DWP must better support benefit claimants transferring from older, legacy benefits onto Universal Credit, the Public Accounts Committee stressed in its second report of the week, in which it reiterated warnings over fraud and error rates and expressed scepticism on Universal Credit’s hoped-for economic benefits.

Key Movements 🔁

Patrick Harvie MSP and Lorna Slater MSP were sacked as Minister for Zero Carbon Buildings, Active Travel and Tenants' Rights and Minister for Green Skills, Circular Economy and Biodiversity respectfully, when Humza Yousaf MSP ended the Bute House Agreement.

Patrick Brown, Alliance Party MLA for South Down in the Northern Ireland Assembly, resigned for “personal reasons”. The Alliance Party is due to announce his replacement soon.

Paul Holmes MP has been appointed an Assistant Government Whip in place of Ruth Edwards MP who resigned from the Government.

General Gwyn Jenkins has been appointed the new National Security Adviser replacing Sir Tim Barrow who is being tipped as the new ambassador to the USA.

Liz Oakes has been appointed and Carolyn Wilkins has been reappointed as external members of the Financial Policy Committee.

This Week’s Polls 📊

Just 26% of voters think the Rwanda scheme will make a “real difference” to the number of illegal migrants coming to the UK, a poll by We Think for the Byline Times revealed this week, compared to 54% who don’t think it will. The figure rises to 44% among current Conservative voters, but even then, just as many feel the opposite way.

Labour are currently poling double the Tories’ vote share, according to YouGov’s latest polling intention figures, which place Keir Starmer’s party on 45% compared to Sunak’s 20%. Reform are down slightly on their high of 16% a month ago, at 13%.

Think-Tanking 💭

The Institute for Fiscal Studies published a paper on how the gender of supervisors early in one’s career affects the subsequent choice of finely-defined occupations, a paper on the impact of police station closures on violent crimes, and a paper on gender conformity since the late 1960s.

The Centre for Policy Studies published a report on the future of regulation showing that between 2010 and 2019, gross annual costs to business increased by £35bn.

The Resolution Foundation published a paper on how to decarbonise electricity without disadvantaging poorer families and a paper looking at why employers use flexible contracts.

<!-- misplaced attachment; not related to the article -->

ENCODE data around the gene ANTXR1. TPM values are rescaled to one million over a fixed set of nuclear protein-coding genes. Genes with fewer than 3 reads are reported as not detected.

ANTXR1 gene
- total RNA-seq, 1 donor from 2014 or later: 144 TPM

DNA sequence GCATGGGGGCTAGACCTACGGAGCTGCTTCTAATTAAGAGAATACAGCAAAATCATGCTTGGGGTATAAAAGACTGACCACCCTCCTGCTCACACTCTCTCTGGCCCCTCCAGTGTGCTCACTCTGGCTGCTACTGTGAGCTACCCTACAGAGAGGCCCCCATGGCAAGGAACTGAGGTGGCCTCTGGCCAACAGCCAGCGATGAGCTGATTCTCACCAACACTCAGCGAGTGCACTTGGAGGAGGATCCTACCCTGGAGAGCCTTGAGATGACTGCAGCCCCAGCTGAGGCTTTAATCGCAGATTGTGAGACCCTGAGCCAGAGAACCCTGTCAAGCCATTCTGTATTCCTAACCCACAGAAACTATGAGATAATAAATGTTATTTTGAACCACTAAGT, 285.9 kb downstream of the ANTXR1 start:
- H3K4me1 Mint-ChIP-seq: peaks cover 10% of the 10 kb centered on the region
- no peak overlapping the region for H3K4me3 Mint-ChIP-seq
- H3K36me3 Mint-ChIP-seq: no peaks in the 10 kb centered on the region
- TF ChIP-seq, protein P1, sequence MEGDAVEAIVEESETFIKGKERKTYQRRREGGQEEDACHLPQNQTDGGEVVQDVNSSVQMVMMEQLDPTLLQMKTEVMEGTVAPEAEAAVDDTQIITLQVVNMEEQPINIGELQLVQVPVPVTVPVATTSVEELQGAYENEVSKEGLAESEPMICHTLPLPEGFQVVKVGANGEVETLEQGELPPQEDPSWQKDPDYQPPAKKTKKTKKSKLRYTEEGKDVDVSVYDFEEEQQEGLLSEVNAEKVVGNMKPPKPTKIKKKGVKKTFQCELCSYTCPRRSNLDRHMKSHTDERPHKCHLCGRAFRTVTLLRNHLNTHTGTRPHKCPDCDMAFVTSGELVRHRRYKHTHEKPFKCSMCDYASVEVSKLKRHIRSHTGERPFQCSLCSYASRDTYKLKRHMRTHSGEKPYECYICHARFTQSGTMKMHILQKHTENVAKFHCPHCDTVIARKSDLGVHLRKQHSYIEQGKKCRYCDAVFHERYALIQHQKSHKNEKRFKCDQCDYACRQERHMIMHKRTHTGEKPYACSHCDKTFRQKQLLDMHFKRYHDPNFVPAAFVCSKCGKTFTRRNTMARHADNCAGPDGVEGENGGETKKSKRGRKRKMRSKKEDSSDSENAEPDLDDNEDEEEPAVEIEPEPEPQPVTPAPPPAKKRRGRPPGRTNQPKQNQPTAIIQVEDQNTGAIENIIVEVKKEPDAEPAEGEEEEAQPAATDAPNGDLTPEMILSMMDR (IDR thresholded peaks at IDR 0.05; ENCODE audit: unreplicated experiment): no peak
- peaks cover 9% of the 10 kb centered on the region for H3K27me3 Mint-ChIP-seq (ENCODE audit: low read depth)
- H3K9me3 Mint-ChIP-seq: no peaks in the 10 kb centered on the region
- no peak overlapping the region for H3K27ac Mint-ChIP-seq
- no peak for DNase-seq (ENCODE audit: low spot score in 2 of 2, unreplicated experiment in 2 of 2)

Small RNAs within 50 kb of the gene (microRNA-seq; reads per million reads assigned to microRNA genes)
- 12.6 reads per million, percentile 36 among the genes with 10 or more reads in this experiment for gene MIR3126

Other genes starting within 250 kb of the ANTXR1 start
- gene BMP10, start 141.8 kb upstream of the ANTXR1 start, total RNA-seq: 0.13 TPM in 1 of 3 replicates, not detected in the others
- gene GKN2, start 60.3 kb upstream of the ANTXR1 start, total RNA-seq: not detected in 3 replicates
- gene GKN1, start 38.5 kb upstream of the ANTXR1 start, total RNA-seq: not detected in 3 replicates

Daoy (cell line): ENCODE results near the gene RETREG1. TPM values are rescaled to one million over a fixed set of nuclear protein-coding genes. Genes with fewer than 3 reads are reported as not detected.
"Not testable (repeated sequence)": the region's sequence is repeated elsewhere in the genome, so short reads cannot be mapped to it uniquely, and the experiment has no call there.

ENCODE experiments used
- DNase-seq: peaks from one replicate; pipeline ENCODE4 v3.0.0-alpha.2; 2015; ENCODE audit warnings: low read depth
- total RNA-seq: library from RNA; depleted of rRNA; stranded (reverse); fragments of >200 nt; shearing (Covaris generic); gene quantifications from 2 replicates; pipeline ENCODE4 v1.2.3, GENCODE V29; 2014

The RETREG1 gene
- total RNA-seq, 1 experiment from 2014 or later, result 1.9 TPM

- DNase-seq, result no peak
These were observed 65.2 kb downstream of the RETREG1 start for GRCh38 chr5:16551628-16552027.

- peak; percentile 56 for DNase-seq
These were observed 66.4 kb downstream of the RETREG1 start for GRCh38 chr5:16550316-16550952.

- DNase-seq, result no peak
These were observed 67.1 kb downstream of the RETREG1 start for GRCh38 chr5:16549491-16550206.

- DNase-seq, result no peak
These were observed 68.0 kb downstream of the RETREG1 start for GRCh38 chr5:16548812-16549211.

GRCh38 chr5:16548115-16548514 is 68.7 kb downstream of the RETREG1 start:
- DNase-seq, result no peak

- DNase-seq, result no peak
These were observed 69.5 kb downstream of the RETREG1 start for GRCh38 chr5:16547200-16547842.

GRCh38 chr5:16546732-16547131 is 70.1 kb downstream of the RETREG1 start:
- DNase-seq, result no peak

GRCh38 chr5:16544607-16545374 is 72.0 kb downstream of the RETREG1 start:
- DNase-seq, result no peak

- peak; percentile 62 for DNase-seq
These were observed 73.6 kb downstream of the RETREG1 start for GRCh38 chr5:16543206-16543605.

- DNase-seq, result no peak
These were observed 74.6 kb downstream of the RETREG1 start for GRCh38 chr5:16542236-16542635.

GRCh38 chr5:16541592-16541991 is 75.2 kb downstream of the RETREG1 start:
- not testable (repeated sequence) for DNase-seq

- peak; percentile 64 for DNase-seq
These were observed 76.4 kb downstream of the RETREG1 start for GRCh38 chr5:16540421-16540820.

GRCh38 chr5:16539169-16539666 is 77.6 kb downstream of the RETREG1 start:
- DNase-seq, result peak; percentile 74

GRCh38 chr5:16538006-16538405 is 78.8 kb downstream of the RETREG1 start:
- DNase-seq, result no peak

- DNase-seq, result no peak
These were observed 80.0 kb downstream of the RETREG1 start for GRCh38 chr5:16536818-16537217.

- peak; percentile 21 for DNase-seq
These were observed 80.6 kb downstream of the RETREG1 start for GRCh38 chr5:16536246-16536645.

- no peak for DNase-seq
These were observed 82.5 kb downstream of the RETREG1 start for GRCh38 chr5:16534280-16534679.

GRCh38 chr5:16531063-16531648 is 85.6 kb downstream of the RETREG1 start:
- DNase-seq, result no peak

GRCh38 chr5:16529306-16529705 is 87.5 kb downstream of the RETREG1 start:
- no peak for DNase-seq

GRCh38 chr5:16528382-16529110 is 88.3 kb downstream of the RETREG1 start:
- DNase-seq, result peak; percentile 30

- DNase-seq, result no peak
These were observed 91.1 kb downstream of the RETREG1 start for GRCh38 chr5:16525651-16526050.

RUSI published a paper on lessons from the response to Russia’s war in Ukraine.

The Institute for Government published a report on how select committees can better hold regulators to account.

Policy Exchange published a report arguing the term Islamophobia is being regularly misused to silence open debate about contemporary issues.

You’ve Got to Laugh 😂

The “weird and the wealthy”… These are the people former Prime Minister Tony Blair warned are coming into politics in an interview with The Times this week. Well, according to Sky News latest analysis of the register of members’ financial interests, which revealed 104 MPs – 16% – earn from than £10,000 a year as landlords, the latter of those is definitely already true. According to the latest HMRC stats, there are 2.82 million landlords in the UK – roughly 5% of the UK’s adult population. So, MPs are three times more likely to be landlords than the UK population. Parliament: putting the wealthy into “weird and wealthy”.

Question Time is bad enough as it is to watch in a normal week, but the Minister for Crime, Policing and Fire needed a seriously large fire extinguisher to put out the car crash that was his appearance on the show on Thursday night. Whether he knew the Democratic Republic of Congo is a separate country to Rwanda or just got confused in the moment is still unclear, but either way, his response to the audience member’s question was immediately pinging its way around the internet. Labour made the most of it on Thursday night and Shadow Health Secretary Wes Streeting’s side-eye had already been clipped up and added to WhatsApp’s gif selection by Friday morning.

⚽ It’s not been a great week for Liverpool FC… almost as soon their title hopes had gone down the pan after Everton’s first win at home in the Liverpool Derby since 2010 on Wednesday night (Editor’s note: Someone give Sean Dyche a knighthood)… news emerged that former Liverpool FC Captain John Barnes has been disqualified as a company director for three and a half years after his company – John Barnes Media Limited – failed to pay over £190,000 in corporation tax and VAT. The media coverage the Insolvency Service’s press release caused almost trumped Rishi’s defence spending announcement, which probably says more about the state of our politics and media than anything else…


bottom of page